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Primaries: The Unifying Force

  • Rafael Hortala-Vallve

    ()

  • Hannes Mueller

    ()

We present a formal model of intra-party politics to explain candidate selection within parties. We think of parties as heterogeneous groups of individuals who aim to implement a set of policies but who differ in their priorities. When party heterogeneity is too large, parties are in danger of splitting into smaller yet more homogeneous groups. In this context we argue that primaries can have a unifying role if the party elite cannot commit to policy concessions. Our model shows how alignment in the preferred policies of various factions within a party, the relative weight of each of these factions and the electoral system interact to create incentives for the adoption of primary elections. We discuss the existing empirical literature in the light of our theoretical predictions to provide a new, structured perspective on the adoption of primary elections.

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Paper provided by Unitat de Fonaments de l'Anàlisi Econòmica (UAB) and Institut d'Anàlisi Econòmica (CSIC) in its series UFAE and IAE Working Papers with number 843.10.

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Length: 30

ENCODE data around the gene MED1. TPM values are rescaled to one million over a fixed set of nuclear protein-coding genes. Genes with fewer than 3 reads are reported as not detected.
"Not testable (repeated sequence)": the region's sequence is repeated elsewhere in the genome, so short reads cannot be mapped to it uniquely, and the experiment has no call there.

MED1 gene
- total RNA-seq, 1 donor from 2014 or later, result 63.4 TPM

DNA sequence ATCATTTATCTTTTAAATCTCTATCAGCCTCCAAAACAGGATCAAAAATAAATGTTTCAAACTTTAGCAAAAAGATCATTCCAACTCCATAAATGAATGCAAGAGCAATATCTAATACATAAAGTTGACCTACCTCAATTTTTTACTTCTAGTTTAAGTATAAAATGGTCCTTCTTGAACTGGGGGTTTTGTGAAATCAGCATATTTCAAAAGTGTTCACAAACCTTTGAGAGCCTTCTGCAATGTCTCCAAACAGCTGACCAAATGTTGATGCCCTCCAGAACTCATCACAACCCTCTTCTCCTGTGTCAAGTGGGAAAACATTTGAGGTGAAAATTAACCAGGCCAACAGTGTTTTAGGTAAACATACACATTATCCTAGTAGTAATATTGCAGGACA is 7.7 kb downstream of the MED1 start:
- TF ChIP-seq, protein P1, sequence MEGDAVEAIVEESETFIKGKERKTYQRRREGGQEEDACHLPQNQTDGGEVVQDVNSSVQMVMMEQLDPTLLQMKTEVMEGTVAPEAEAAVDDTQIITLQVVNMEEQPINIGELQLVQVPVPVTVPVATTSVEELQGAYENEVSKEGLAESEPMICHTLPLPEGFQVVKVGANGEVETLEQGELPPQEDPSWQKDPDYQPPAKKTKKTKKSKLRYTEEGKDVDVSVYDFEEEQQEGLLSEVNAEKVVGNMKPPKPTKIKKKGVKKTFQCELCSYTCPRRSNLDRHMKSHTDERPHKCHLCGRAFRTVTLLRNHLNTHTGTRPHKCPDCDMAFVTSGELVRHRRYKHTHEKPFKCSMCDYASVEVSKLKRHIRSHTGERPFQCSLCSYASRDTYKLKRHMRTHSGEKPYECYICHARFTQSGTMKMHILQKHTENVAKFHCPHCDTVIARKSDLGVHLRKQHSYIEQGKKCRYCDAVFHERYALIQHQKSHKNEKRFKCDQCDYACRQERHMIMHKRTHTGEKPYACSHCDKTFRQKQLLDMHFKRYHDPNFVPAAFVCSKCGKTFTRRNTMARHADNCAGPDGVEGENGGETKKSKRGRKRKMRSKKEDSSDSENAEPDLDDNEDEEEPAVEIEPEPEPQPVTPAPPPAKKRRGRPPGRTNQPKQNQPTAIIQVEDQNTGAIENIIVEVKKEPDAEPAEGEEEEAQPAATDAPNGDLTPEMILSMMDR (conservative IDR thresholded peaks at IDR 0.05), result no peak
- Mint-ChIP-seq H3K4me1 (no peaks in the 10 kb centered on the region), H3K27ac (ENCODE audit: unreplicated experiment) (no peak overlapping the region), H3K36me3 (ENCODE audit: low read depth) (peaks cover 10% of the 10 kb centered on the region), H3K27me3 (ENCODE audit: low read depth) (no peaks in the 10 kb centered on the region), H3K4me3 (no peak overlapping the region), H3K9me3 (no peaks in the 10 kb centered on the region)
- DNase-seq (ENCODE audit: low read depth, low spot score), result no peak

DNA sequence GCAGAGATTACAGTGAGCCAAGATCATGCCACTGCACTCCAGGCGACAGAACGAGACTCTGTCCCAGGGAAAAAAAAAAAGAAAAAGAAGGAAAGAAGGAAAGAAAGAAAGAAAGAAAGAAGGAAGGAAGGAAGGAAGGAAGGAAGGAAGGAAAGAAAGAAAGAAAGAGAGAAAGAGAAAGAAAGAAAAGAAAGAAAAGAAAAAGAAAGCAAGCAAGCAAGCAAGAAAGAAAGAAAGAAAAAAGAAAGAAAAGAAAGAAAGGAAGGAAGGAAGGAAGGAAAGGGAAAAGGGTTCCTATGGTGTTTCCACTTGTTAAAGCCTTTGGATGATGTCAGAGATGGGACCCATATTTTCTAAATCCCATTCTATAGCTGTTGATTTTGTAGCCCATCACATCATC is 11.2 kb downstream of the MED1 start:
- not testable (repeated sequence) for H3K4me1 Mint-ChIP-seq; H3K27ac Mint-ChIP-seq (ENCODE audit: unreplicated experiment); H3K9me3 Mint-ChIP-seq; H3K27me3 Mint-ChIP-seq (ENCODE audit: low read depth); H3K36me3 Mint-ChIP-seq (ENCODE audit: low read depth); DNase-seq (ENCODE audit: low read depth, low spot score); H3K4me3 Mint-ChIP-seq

Date of creation: 30 Sep 2010
Date of revision:
Handle: RePEc:aub:autbar:843.10
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  1. Nicolas Sahuguet, 2010. "Party Organization and Electoral Competition," Journal of Law, Economics and Organization, Oxford University Press, vol. 26(2), pages 212-242.
  2. Timothy Besley & Ian Preston, 2006. "Electoral Bias and Policy Choice:Theory and Evidence," STICERD - Political Economy and Public Policy Paper Series 17, Suntory and Toyota International Centres for Economics and Related Disciplines, LSE.
  3. Fernando Aragon, 2009. "Candidate nomination procedures andpolitical selection: evidence from LatinAmerican parties," STICERD - Economic Organisation and Public Policy Discussion Papers Series 003, Suntory and Toyota International Centres for Economics and Related Disciplines, LSE.
  4. Coate, Stephen & Knight, Brian, 2007. "Socially Optimal Districting: A Theoretical and Empirical Exploration," Working Papers 07-06, Cornell University, Center for Analytic Economics.
  5. Osborne, Martin J & Slivinski, Al, 1996. "A Model of Political Competition with Citizen-Candidates," The Quarterly Journal of Economics, MIT Press, vol. 111(1), pages 65-96, February.
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